Although European mudminnow has a restricted dispersal ability , and historical processes therefore mainly underlie the pronounced spatial pattern in the genetic structure, our analyses also captured some human-induced effects related to the anthropogenic modification of the Carpathian Basin floodplains. Historical hydrological data [75, 76] suggest that prior to river regulation there were no notable barriers among some sub-drainage basins in the floodplain of the Tisza River (Fig 1). Periodic floods inundated almost the entire floodplain, sometimes for more than 3 months at a time (see: ), and migration could therefore take place freely among A-B-D regions in the Tisza drainage basin. As a result of river regulation, which began in 1846 and ended in the 1930s , the connections between regions became much more restricted. The strong distinctiveness of populations inhabiting the Tápió region (i.e., the “C” region here), outside the main floodplain, also supports this hypothesis (Fig 3).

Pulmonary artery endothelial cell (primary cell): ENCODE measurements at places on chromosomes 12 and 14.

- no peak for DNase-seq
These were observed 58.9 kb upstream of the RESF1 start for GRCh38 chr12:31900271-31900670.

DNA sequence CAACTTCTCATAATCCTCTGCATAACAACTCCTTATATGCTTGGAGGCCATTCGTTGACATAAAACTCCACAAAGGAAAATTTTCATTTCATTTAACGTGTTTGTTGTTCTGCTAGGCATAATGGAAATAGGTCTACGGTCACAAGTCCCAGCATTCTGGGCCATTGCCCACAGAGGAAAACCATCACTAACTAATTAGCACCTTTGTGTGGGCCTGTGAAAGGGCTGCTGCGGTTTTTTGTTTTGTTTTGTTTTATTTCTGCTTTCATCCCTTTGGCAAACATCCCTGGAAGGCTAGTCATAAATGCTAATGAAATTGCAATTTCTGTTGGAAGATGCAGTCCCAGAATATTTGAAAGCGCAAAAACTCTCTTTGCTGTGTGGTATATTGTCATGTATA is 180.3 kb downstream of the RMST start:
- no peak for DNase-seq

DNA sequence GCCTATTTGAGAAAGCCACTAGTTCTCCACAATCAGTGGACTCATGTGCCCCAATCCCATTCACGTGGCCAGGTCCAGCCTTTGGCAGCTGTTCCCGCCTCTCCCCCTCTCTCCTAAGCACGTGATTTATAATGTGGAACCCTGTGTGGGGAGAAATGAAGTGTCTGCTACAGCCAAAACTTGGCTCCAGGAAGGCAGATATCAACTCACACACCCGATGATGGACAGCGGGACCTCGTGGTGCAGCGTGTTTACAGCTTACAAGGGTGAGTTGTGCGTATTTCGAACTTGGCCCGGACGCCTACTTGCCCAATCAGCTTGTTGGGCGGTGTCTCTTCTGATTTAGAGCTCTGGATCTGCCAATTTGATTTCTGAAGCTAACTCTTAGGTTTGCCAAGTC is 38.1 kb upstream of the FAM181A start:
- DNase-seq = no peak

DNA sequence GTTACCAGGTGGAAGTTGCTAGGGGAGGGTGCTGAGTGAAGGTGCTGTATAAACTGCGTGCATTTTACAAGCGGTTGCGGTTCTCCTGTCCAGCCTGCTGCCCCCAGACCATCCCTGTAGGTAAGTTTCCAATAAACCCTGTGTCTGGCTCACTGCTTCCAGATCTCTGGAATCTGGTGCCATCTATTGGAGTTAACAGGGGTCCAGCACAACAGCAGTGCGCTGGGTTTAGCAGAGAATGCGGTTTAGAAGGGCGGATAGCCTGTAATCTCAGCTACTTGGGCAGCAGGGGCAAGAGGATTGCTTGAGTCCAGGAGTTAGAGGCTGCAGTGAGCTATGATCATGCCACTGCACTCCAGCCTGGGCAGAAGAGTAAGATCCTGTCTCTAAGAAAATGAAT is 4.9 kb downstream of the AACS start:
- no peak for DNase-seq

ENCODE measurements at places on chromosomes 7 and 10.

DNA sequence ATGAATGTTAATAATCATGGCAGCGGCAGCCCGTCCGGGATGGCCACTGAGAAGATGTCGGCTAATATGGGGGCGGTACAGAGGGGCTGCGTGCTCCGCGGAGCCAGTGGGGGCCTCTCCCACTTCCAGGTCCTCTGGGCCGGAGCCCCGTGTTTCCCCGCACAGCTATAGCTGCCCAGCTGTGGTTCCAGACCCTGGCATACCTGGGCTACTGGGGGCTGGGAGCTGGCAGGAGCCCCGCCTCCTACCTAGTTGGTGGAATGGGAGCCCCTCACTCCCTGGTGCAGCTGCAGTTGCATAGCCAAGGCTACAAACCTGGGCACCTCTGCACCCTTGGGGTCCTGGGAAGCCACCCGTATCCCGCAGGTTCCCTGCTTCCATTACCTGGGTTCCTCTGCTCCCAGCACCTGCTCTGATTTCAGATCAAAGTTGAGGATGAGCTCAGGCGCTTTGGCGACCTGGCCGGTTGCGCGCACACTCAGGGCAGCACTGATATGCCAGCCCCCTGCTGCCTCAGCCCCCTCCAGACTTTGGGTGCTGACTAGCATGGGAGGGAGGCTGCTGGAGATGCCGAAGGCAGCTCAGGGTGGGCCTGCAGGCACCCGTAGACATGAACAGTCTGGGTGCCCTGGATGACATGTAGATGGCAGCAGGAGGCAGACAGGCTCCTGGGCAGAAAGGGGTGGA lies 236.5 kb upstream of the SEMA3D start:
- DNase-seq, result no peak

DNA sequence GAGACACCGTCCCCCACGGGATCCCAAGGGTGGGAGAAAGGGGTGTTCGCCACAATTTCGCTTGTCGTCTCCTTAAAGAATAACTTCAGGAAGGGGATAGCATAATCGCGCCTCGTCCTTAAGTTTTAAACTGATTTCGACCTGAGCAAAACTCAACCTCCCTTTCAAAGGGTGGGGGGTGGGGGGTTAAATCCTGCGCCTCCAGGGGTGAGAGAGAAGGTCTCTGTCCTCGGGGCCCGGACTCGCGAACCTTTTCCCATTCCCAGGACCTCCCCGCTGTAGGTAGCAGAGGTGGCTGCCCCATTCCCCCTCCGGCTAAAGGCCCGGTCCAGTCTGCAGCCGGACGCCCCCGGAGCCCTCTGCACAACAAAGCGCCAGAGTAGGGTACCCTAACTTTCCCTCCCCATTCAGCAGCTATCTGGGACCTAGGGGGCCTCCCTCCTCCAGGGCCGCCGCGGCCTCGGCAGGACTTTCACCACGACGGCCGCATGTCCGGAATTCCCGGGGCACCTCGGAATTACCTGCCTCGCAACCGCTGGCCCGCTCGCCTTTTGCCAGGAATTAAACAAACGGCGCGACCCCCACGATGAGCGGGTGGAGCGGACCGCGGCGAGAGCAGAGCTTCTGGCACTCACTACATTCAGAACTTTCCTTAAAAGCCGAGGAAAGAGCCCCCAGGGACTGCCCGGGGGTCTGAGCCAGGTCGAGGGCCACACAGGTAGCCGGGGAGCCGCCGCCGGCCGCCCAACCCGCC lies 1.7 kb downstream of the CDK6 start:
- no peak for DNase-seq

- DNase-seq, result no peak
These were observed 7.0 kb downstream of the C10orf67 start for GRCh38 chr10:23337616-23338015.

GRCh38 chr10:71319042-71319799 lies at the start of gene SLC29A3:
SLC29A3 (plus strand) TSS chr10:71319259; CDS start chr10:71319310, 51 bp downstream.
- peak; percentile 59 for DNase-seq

According to data from the literature (cited in: [28, 39]), mudminnow may spawn at the age of one year for the first time. The separation of some Tiszanian regions could therefore have begun more than 100 generations ago. The separation of the Danubian and Tiszanian systems, as well as the mudminnow stocks, is presumably much older. The within-region separations are not complete in many cases, however, because the continuous flood-protection and regulation activity (i.e., dredging, flow direction shifts within the drain-canal systems) could have caused the connections between stocks to be re-established from time to time . E1 is the only population among the 33 studied which seems to be misclassified by both the STRUCTURE and the pairwise population genetic distance analyses (Figs 3 and 4). Although this site currently belongs to the Danubian drainage system, the E1 population seems to be more related to those of the Tisza catchment. This relationship can be explained by paleohydrological changes caused by the emergence of Gödöllő Hilly Region in the Quaternary period , when the river system of this area was partly disjointed and the flow direction of the upper sections of the streams were diverted to the NW (i.e., to the Danube). At the same time, the two catchment areas were separated only by marshy areas referred to as “intra-valley drainage basin divides” , which these assemblages can traverse. This assumption is supported by the fact that the closest populations (C1-C2) to the Tápió system showed the highest similarities and bidirectional gene flow was found between the two areas. However, it should be noted that both assemblages showed high levels of isolation and inbreeding, and the connection between them is therefore presumably strictly limited. Similarly, contact between the G and H regions is plausible, because the isolation of the Middle and South Danubian catchments started only at the end of Pleistocene (by the formulation of the Lake Balaton basin) and this separation is still not complete . Our results correspond with the findings of Brauer et al. , who investigated a South Australian endemic fish species with very similar environmental requirements to those of European mudminnow, the pygmy perch (Nannoperca obscura Klunzinger, 1872), and found similarly high levels of isolation, and designed CUs in very similar ranges. These results therefore show that preferred habitat type and dispersion abilities may have major roles in the formulation of these features rather than the geographic range (i.e., Australia vs. Europe) or the taxonomic position (i.e., Perciformes vs. Esociformes) of the studied species.